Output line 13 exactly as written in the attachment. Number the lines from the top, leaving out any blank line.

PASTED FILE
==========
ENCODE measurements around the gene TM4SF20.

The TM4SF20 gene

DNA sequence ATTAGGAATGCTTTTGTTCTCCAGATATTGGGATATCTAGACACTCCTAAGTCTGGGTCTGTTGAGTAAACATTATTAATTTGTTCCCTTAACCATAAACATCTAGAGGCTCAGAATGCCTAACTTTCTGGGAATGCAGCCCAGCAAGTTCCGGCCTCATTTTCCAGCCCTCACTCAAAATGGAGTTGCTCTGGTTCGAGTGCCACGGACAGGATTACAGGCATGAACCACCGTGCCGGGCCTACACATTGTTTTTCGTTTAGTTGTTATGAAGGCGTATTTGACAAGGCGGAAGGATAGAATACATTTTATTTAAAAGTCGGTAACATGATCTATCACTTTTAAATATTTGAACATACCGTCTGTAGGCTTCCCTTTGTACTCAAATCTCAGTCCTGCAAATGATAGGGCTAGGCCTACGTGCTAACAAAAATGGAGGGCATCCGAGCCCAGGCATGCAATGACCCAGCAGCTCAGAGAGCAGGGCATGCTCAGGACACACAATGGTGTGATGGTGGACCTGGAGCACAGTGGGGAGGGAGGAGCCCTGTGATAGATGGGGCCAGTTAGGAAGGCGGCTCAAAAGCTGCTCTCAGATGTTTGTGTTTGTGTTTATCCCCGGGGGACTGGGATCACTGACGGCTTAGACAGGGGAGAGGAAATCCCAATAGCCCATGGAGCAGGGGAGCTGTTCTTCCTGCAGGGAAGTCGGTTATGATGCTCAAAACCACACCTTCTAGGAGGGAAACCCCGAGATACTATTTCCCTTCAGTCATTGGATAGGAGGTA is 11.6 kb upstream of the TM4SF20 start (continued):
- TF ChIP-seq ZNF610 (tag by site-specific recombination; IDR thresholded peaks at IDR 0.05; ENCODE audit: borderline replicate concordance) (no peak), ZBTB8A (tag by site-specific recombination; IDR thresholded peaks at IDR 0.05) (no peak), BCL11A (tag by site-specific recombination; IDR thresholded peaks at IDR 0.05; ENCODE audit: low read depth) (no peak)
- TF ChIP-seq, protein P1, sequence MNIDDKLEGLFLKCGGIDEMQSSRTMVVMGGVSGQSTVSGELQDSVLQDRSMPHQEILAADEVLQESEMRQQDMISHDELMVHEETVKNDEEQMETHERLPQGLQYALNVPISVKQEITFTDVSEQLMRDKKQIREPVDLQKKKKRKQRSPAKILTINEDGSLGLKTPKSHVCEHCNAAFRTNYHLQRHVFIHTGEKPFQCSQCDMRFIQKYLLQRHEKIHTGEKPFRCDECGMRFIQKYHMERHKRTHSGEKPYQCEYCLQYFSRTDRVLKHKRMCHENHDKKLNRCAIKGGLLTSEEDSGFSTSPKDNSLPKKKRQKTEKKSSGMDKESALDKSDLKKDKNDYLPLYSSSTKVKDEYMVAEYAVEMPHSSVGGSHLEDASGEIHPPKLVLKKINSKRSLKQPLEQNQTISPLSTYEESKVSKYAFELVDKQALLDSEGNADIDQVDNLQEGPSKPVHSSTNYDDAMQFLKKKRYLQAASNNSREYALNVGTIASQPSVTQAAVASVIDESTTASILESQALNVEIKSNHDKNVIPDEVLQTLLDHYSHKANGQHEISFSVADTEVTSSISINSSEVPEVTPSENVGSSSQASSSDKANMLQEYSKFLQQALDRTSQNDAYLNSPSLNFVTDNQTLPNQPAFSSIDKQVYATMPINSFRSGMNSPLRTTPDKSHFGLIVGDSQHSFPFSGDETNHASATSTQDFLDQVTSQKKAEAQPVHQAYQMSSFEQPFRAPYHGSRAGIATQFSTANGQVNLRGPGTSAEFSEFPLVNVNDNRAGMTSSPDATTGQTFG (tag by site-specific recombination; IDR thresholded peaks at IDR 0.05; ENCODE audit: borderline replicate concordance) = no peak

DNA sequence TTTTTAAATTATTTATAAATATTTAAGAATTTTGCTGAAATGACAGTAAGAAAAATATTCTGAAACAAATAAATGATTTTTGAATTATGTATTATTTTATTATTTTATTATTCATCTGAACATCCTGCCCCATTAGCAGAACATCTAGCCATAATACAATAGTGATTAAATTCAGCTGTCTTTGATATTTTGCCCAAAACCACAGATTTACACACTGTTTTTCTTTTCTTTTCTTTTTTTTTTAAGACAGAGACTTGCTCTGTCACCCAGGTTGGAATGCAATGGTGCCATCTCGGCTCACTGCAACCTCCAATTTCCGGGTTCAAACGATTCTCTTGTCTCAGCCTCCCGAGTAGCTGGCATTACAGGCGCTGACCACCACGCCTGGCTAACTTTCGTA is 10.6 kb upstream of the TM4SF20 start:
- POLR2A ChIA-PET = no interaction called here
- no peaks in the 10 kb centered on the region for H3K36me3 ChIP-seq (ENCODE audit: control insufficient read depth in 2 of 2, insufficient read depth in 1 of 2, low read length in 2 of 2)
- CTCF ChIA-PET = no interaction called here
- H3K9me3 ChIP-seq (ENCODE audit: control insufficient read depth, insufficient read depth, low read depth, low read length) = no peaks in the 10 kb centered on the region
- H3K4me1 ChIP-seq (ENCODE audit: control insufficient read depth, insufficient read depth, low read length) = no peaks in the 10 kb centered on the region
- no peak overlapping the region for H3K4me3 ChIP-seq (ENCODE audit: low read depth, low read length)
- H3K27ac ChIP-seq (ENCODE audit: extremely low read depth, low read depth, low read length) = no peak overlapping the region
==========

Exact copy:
- H3K27ac ChIP-seq (ENCODE audit: extremely low read depth, low read depth, low read length) = no peak overlapping the region